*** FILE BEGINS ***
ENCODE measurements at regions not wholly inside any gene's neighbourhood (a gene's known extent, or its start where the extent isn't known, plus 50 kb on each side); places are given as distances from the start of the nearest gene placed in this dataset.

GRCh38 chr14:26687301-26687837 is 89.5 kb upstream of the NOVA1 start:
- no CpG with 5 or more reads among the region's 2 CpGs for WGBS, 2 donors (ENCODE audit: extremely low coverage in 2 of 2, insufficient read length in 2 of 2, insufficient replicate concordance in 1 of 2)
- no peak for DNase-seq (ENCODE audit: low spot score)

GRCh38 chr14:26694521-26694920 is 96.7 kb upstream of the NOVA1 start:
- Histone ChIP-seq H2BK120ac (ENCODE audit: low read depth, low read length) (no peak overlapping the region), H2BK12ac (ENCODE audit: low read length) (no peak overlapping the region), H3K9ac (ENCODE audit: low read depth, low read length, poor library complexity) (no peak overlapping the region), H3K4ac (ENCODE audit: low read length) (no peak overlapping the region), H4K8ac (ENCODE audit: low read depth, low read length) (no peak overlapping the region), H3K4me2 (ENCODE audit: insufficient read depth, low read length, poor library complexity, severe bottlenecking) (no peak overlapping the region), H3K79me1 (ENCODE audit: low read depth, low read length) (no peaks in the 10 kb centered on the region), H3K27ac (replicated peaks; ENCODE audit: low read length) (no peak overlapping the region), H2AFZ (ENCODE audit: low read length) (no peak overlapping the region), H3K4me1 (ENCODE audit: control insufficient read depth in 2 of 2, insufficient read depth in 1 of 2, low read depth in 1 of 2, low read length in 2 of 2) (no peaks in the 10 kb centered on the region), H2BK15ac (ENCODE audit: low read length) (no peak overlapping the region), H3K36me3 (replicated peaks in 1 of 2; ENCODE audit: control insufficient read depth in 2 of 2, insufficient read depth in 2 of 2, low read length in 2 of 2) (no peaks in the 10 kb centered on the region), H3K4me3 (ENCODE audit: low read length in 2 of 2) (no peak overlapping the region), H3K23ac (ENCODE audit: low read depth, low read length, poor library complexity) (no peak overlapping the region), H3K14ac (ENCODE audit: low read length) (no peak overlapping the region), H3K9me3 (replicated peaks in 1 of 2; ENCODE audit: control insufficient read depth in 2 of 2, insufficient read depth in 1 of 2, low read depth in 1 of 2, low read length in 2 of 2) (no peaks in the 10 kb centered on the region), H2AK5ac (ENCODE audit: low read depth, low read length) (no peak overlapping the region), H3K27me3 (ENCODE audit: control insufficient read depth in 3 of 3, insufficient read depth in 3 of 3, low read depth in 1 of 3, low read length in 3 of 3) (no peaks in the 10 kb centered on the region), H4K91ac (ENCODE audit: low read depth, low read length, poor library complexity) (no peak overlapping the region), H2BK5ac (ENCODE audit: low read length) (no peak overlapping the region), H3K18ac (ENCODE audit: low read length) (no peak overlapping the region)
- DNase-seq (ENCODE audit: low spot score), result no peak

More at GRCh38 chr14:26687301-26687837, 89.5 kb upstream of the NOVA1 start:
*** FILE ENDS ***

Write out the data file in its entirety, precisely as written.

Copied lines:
ENCODE measurements at regions not wholly inside any gene's neighbourhood (a gene's known extent, or its start where the extent isn't known, plus 50 kb on each side); places are given as distances from the start of the nearest gene placed in this dataset.

GRCh38 chr14:26687301-26687837 is 89.5 kb upstream of the NOVA1 start:
- no CpG with 5 or more reads among the region's 2 CpGs for WGBS, 2 donors (ENCODE audit: extremely low coverage in 2 of 2, insufficient read length in 2 of 2, insufficient replicate concordance in 1 of 2)
- no peak for DNase-seq (ENCODE audit: low spot score)

GRCh38 chr14:26694521-26694920 is 96.7 kb upstream of the NOVA1 start:
- Histone ChIP-seq H2BK120ac (ENCODE audit: low read depth, low read length) (no peak overlapping the region), H2BK12ac (ENCODE audit: low read length) (no peak overlapping the region), H3K9ac (ENCODE audit: low read depth, low read length, poor library complexity) (no peak overlapping the region), H3K4ac (ENCODE audit: low read length) (no peak overlapping the region), H4K8ac (ENCODE audit: low read depth, low read length) (no peak overlapping the region), H3K4me2 (ENCODE audit: insufficient read depth, low read length, poor library complexity, severe bottlenecking) (no peak overlapping the region), H3K79me1 (ENCODE audit: low read depth, low read length) (no peaks in the 10 kb centered on the region), H3K27ac (replicated peaks; ENCODE audit: low read length) (no peak overlapping the region), H2AFZ (ENCODE audit: low read length) (no peak overlapping the region), H3K4me1 (ENCODE audit: control insufficient read depth in 2 of 2, insufficient read depth in 1 of 2, low read depth in 1 of 2, low read length in 2 of 2) (no peaks in the 10 kb centered on the region), H2BK15ac (ENCODE audit: low read length) (no peak overlapping the region), H3K36me3 (replicated peaks in 1 of 2; ENCODE audit: control insufficient read depth in 2 of 2, insufficient read depth in 2 of 2, low read length in 2 of 2) (no peaks in the 10 kb centered on the region), H3K4me3 (ENCODE audit: low read length in 2 of 2) (no peak overlapping the region), H3K23ac (ENCODE audit: low read depth, low read length, poor library complexity) (no peak overlapping the region), H3K14ac (ENCODE audit: low read length) (no peak overlapping the region), H3K9me3 (replicated peaks in 1 of 2; ENCODE audit: control insufficient read depth in 2 of 2, insufficient read depth in 1 of 2, low read depth in 1 of 2, low read length in 2 of 2) (no peaks in the 10 kb centered on the region), H2AK5ac (ENCODE audit: low read depth, low read length) (no peak overlapping the region), H3K27me3 (ENCODE audit: control insufficient read depth in 3 of 3, insufficient read depth in 3 of 3, low read depth in 1 of 3, low read length in 3 of 3) (no peaks in the 10 kb centered on the region), H4K91ac (ENCODE audit: low read depth, low read length, poor library complexity) (no peak overlapping the region), H2BK5ac (ENCODE audit: low read length) (no peak overlapping the region), H3K18ac (ENCODE audit: low read length) (no peak overlapping the region)
- DNase-seq (ENCODE audit: low spot score), result no peak

More at GRCh38 chr14:26687301-26687837, 89.5 kb upstream of the NOVA1 start: